2010 Trustees Report: Appendix F

2010 OASDI Trustees Report

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3. Estimates in Dollars
This section presents long-range projections in dollars of the operations of the combined OASI and DI Trust Funds and in some cases the HI Trust Fund. Meaningful comparison of current dollar values over long periods of time can be difficult because of the effect of inflation. Some means of removing inflation is thus generally desirable. Several economic series or indices are provided to allow current dollars to be adjusted for changes in prices, wages, and certain other aspects of economic growth during the projection period.
Analysts select the index that provides the most useful standard for adjusting dollar amounts, over time, in order to produce appropriately comparable values. Table VI.F6 presents five such indices for adjustment. Adjustment of any series of values is accomplished by dividing the value for each year by the corresponding index values for the year.
One of the most common forms of standardization is based on some measure of change in the prices of consumer goods. One such price index is the Consumer Price Index for Urban Wage Earners and Clerical Workers (CPI-W, hereafter referred to as CPI), which is published by the Bureau of Labor Statistics, Department of Labor. This is the index used to determine annual increases in OASDI monthly benefits payable after the year of initial eligibility. The CPI is assumed to increase ultimately at annual rates of 1.8, 2.8, and 3.8 percent for the low-cost, intermediate, and high-cost sets of assumptions, respectively. Constant-dollar values (those adjusted using the CPI index in table VI.F6) indicate the relative purchasing power of the values over time. Constant-dollar values are provided in table VI.F7.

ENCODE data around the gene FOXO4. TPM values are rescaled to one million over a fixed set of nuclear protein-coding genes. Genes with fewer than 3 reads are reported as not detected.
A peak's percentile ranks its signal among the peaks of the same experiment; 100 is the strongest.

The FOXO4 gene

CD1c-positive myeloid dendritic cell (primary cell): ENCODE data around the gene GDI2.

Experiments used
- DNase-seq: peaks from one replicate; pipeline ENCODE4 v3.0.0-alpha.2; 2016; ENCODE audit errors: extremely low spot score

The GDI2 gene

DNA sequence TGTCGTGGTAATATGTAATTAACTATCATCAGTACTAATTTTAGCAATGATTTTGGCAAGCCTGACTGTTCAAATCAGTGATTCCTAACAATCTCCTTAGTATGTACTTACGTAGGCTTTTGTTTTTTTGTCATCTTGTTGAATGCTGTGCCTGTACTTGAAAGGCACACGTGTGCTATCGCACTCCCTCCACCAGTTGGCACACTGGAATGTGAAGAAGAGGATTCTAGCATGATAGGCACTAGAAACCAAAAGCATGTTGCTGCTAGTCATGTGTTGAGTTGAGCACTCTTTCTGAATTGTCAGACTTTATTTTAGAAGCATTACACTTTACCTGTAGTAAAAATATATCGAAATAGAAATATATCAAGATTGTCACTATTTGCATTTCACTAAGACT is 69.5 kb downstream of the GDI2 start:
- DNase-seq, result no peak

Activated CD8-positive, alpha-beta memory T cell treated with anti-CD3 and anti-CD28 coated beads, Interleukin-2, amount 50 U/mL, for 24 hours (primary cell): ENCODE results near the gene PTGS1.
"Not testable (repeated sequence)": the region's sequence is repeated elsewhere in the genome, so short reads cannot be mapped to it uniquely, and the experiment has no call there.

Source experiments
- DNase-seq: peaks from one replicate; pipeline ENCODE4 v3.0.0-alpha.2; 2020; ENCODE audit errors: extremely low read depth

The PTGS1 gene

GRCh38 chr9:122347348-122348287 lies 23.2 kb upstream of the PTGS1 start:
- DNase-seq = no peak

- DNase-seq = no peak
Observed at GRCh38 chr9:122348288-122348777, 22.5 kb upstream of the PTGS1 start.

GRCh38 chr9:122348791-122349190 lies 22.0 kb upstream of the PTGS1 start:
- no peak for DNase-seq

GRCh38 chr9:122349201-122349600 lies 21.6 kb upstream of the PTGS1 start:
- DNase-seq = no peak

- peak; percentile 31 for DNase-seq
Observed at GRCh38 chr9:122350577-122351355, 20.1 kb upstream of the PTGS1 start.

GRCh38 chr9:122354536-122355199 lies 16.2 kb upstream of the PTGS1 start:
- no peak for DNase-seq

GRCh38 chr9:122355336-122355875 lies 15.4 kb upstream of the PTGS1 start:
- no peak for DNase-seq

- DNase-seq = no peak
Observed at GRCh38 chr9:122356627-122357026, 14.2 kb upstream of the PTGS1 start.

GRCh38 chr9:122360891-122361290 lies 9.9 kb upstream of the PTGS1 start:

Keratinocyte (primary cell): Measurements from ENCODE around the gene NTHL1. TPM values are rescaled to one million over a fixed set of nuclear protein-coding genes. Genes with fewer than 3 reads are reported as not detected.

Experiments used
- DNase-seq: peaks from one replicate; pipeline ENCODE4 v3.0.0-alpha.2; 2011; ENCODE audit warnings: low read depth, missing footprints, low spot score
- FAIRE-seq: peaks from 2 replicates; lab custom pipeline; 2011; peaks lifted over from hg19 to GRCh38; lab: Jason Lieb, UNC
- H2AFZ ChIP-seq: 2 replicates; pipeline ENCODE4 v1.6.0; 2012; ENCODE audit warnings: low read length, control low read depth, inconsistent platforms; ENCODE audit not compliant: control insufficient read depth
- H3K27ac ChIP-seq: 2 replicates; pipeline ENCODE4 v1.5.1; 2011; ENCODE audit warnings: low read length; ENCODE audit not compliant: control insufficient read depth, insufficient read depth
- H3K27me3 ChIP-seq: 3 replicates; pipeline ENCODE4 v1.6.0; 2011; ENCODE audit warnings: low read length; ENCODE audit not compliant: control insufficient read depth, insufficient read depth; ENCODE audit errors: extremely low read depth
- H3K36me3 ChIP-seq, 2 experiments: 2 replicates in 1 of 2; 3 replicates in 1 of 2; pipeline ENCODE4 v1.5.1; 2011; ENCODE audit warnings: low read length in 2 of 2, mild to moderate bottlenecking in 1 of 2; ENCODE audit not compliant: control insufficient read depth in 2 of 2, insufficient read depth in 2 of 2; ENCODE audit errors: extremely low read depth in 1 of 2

Another type of standardization combines the effects of price inflation and real-wage growth. The wage index presented here is the national average wage index, as defined in section 215(i)(1)(G) of the Social Security Act. This index is used to make annual adjustments to many earnings-related quantities embodied in the Social Security Act, such as the contribution and benefit base. The average annual wage is assumed to increase ultimately by 3.6, 4.0, and 4.4 percent under the low-cost, intermediate, and high-cost assumptions, respectively. Wage-indexed values indicate the level of a series relative to the standard of living of workers over time.
The taxable payroll index adjusts for the effects of changes in the number of workers and changes in the proportion of earnings that are taxable, as well as for the effects of price inflation and real-wage growth. The OASDI taxable payroll consists of all earnings subject to OASDI taxation, adjusted for the lower effective tax rate on multiple-employer excess wages. A series of values, divided by the taxable payroll, indicates the percentage of payroll that each value represents, and thus the extent to which the series of values increases or decreases as a percent of payroll over time.
The GDP index adjusts for the growth in the aggregate amount of goods and services produced in the United States. Values adjusted by GDP (see Appendix VI.F.2) indicate their relative share of the total output of the economy. No explicit assumptions are made about growth in taxable payroll or GDP. These series are computed reflecting the other more basic demographic and economic assumptions, as discussed in sections V.A and V.B, respectively.
Discounting at the rate of interest is another way of adjusting current dollars. The series of interest-rate factors included here is based on the average of the assumed annual interest rates for special public-debt obligations issuable to the trust funds for each year. This series is slightly different from the interest rates used to create summarized values elsewhere in this report, where the actual yield on currently-held trust fund assets is used for each year. Ultimate nominal interest rates, which, in practice, are compounded semiannually, are assumed to be approximately 5.4, 5.7, and 5.9 percent for the low-cost, intermediate, and high-cost assumptions, respectively.
 
Adjusted
CPI a
Average
wage index b
Taxable
payroll c
Gross
domestic
product
Compound
interest-rate
factor d

a
The adjusted CPI is the CPI-W indexed to calendar year 2010.

b
The average wage index is used to automatically adjust the contribution and benefit base and other wage-indexed program amounts. (See “Average wage index” in the glossary.)

c
Taxable payroll consists of total earnings subject to OASDI contribution rates, adjusted to reflect the lower effective contribution rates (compared to the combined employee-employer rate) that apply to multiple-employer “excess wages.”

d